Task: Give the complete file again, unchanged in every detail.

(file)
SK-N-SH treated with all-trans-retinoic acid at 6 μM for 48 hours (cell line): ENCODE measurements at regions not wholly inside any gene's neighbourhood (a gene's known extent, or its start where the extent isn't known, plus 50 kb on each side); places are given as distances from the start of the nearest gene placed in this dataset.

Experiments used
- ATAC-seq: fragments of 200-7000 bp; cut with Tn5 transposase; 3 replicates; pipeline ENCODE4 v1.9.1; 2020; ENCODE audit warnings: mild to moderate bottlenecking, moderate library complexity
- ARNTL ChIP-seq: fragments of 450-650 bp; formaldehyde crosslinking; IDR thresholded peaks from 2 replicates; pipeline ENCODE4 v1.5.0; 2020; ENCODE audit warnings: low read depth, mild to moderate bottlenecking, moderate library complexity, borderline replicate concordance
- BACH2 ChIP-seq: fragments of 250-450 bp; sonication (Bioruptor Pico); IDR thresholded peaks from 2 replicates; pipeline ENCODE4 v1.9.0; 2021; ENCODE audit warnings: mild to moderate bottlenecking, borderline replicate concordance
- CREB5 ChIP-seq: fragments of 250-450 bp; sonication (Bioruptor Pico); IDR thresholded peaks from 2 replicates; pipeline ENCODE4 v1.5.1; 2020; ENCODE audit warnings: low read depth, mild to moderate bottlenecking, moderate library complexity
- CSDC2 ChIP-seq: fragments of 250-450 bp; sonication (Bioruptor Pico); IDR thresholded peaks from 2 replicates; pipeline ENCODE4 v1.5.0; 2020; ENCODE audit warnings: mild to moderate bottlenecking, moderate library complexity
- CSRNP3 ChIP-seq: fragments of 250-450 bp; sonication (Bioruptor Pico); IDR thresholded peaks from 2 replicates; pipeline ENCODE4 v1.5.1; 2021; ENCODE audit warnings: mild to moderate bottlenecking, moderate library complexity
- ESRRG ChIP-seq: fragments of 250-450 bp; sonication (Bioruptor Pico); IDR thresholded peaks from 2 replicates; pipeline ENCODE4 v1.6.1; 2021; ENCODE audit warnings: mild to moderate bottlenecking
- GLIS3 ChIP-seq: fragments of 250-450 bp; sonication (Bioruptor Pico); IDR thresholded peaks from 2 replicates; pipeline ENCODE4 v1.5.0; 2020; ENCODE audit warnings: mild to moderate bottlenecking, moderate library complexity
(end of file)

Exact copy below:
SK-N-SH treated with all-trans-retinoic acid at 6 μM for 48 hours (cell line): ENCODE measurements at regions not wholly inside any gene's neighbourhood (a gene's known extent, or its start where the extent isn't known, plus 50 kb on each side); places are given as distances from the start of the nearest gene placed in this dataset.

Experiments used
- ATAC-seq: fragments of 200-7000 bp; cut with Tn5 transposase; 3 replicates; pipeline ENCODE4 v1.9.1; 2020; ENCODE audit warnings: mild to moderate bottlenecking, moderate library complexity
- ARNTL ChIP-seq: fragments of 450-650 bp; formaldehyde crosslinking; IDR thresholded peaks from 2 replicates; pipeline ENCODE4 v1.5.0; 2020; ENCODE audit warnings: low read depth, mild to moderate bottlenecking, moderate library complexity, borderline replicate concordance
- BACH2 ChIP-seq: fragments of 250-450 bp; sonication (Bioruptor Pico); IDR thresholded peaks from 2 replicates; pipeline ENCODE4 v1.9.0; 2021; ENCODE audit warnings: mild to moderate bottlenecking, borderline replicate concordance
- CREB5 ChIP-seq: fragments of 250-450 bp; sonication (Bioruptor Pico); IDR thresholded peaks from 2 replicates; pipeline ENCODE4 v1.5.1; 2020; ENCODE audit warnings: low read depth, mild to moderate bottlenecking, moderate library complexity
- CSDC2 ChIP-seq: fragments of 250-450 bp; sonication (Bioruptor Pico); IDR thresholded peaks from 2 replicates; pipeline ENCODE4 v1.5.0; 2020; ENCODE audit warnings: mild to moderate bottlenecking, moderate library complexity
- CSRNP3 ChIP-seq: fragments of 250-450 bp; sonication (Bioruptor Pico); IDR thresholded peaks from 2 replicates; pipeline ENCODE4 v1.5.1; 2021; ENCODE audit warnings: mild to moderate bottlenecking, moderate library complexity
- ESRRG ChIP-seq: fragments of 250-450 bp; sonication (Bioruptor Pico); IDR thresholded peaks from 2 replicates; pipeline ENCODE4 v1.6.1; 2021; ENCODE audit warnings: mild to moderate bottlenecking
- GLIS3 ChIP-seq: fragments of 250-450 bp; sonication (Bioruptor Pico); IDR thresholded peaks from 2 replicates; pipeline ENCODE4 v1.5.0; 2020; ENCODE audit warnings: mild to moderate bottlenecking, moderate library complexity